Guelder rose

This shrub can reach up to 4 meters high and is common in wet woodlands, hedgerows and along waterways. Its white flowers and red berries are an important food source for many insects and birds and its presence contributes to its area’s biodiversity.


Shrub growing to 3 meters tall common in hedgerows and along woodland edges; it produces white flowers gathered in one large flat-topped flowerhead (the umbel) and oblong, red berries.

White willow

Willow tree reaching up to 20 meters in height, often pollarded, found in Europe along riverbanks and in wet woodland. 
Cavities originated by pruning provide nesting sites for many bird species (such as the hoopoe, great tit and owl) and its thin, flexible branches can be used to create baskets.

Dog rose

Shrub normally reaching a height of 3 meters common throughout Europe in hedgerows and woodland edges; its stems are covered with prickles and its flowers are usually pale pink or white.

False acacia

This tree reaches a typical height of 25 meters and is native to North America, imported in Europe in the late 17th century. Its wood contains toxic substances that make it particularly resistant to pests and fungi. False acacia has always been valued for its scented flowers, both by bees (producing the renowned acacia honey) and by humans, who use it to make traditional fritters.

Common oak

Large tree reaching up to 40 meters in height, common in European deciduous forests, especially on level land with well-watered soils. In the past, common oak wood was used for manufacturing barrels for winemaking, while its smooth, oval acorns were usually fed to pigs.

Alder buckthorn

Bush or shrub growing up to 4 meters high, common throughout Europe in wet soils in open woods, scrublands, hedgerows and bogs; its small berries ripe from red in late summer to blue-black in early autumn.
Alder buckthorn blooms and bears fruit continuously for five months and, during this period, its flowers are valuable for bees and other pollinators while fruit is an important food source for many bird species.

Common hawthorn

Bush or shrub growing up to 10 meters high, common in European hedgerows and scrublands, from level ground to mid-mountain; the younger stems bear sharp thorns, approximately 1 centimeter long, and its fruit are small, red berry-like pomes.
This tree is valued for its importance to the local wildlife, especially to birds that find shelter and build their nest amid its thick foliage.


Shrubby tree growing up to 6 meters high, common in European hedgerows, on woodland edges and sparse scrublands. Hazelnuts, its fruit, are usually disseminated by a few bird species and rodents (such as the hazel dormouse, the wood mouse and the squirrel, whose presence has been recently observed at level ground); as a food source for many other animals, this tree contributes greatly to its area’s biodiversity. Hazel is a good firewood and many fungi fruit at its base, such as the highly valued truffles.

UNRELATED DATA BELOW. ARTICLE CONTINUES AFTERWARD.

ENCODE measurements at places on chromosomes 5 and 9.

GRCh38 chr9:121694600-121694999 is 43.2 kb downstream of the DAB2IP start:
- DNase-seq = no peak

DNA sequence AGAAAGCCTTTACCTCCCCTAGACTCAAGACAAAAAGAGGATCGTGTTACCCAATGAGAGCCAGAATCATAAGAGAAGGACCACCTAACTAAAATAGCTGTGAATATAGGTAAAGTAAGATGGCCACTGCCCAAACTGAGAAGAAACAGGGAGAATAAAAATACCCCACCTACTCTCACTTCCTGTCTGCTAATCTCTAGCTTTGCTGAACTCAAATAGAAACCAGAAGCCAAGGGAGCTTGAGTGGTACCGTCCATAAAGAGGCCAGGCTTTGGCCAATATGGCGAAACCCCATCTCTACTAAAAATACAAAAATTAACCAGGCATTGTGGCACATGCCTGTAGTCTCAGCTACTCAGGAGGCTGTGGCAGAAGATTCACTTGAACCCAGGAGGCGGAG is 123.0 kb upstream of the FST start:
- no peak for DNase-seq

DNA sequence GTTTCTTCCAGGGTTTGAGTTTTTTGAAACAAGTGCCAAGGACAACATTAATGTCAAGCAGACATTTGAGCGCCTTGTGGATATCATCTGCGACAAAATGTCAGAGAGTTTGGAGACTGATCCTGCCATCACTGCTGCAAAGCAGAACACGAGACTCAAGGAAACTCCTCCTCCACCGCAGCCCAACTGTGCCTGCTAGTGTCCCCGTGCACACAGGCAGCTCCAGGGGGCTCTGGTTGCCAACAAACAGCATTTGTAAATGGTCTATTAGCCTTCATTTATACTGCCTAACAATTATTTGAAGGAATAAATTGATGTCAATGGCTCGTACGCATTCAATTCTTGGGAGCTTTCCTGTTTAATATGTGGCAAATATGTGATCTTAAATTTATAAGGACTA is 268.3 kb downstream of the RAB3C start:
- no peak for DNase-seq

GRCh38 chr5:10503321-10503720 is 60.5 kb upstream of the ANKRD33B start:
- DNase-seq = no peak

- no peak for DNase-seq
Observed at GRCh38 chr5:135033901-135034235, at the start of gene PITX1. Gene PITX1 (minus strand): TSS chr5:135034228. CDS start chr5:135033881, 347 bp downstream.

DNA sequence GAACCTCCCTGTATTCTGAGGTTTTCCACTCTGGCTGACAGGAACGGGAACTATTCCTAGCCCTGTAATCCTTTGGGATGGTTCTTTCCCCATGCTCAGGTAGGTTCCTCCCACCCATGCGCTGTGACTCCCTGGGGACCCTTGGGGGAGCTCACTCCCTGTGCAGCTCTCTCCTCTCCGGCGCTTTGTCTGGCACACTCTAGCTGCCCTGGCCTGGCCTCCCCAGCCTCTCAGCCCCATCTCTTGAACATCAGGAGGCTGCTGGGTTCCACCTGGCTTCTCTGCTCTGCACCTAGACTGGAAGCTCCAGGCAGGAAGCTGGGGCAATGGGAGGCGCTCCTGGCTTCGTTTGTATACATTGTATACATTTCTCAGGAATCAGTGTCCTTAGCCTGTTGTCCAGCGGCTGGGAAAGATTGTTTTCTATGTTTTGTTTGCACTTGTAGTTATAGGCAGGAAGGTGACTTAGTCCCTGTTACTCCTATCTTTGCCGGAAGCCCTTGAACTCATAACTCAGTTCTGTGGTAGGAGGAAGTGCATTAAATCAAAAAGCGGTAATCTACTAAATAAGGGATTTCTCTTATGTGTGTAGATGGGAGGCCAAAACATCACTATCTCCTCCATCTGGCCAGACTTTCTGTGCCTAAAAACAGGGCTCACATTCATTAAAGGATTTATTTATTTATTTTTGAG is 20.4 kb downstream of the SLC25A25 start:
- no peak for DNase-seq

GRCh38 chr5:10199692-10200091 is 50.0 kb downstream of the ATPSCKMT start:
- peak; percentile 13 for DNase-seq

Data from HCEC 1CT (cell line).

Common dogwood

Bush or shrub growing up to 5 meters high, widespread throughout Europe in hedgerows and scrublands; its blue-black fruits are not edible for humans but consumed by birds. In the past, its strong and flexible branches were employed to make rustic brooms for sweeping porches, stables, farmyards.

Field maple

Medium-sized tree reaching up to 20 meters high, common in wet woodlands across Europe, from level ground to mid-mountain; in Autumn its palmate leaves turn yellow.

Gray willow

Shrub growing to 5 meters tall common in wetlands and lake shores, its flowering starts before the leaves are produced. This species grows in damp areas and its foliage extends above the water creating shady areas valued by fish (especially pikes) and acting as a shelter for water birds (such as the common moorhen and the water rail), frogs and snakes.

Black elder

Shrub growing to 6 meters tall, very common in hedgerows and wet woodlands; its stems have a characteristic spongy core and both its flowers and berries are used for making juices and drinks. Its highly robust wood was once used to manufacture farm tools, tines for rakes and gear parts.

Black alder

Medium-sized tree reaching up to 30 meters high, common along waterways in Europe, Asia and northern Africa, from level ground to mid-mountain; this species is often kept at shrub size by pruning. In the past, given its ability to acquire resistance when immersed in water, alder wood was brought to the Venice area as construction material: the Rialto Bridge’s foundations are said to be made of this very type of wood.

London plane

Large tree growing exceptionally over 40 meters in height, it sheds its bark in characteristic plates. Originally from Greece, its diffusion in Italy began during the Napoleonic era as a decoration of tree-lined avenues and it is now often found planted along irrigation canals, due to its ability to retain the soil with its robust root system. Its wood was once used to produce the nails used by shoemakers. It is often found next to wayside shrines for the shadow offered by its thick foliage.

Black poplar

Large tree reaching 40 meters in height, widespread in the countryside along the waterways. Poplar wood is particularly light and it was once used for manufacturing tool handles, wooden clogs (locally known as “sgalmare”) and as firewood. This tree was also often planted to mark crossroads: as those intersections are no longer visible, today one can still rarely see a solitary tree in the middle of the fields.

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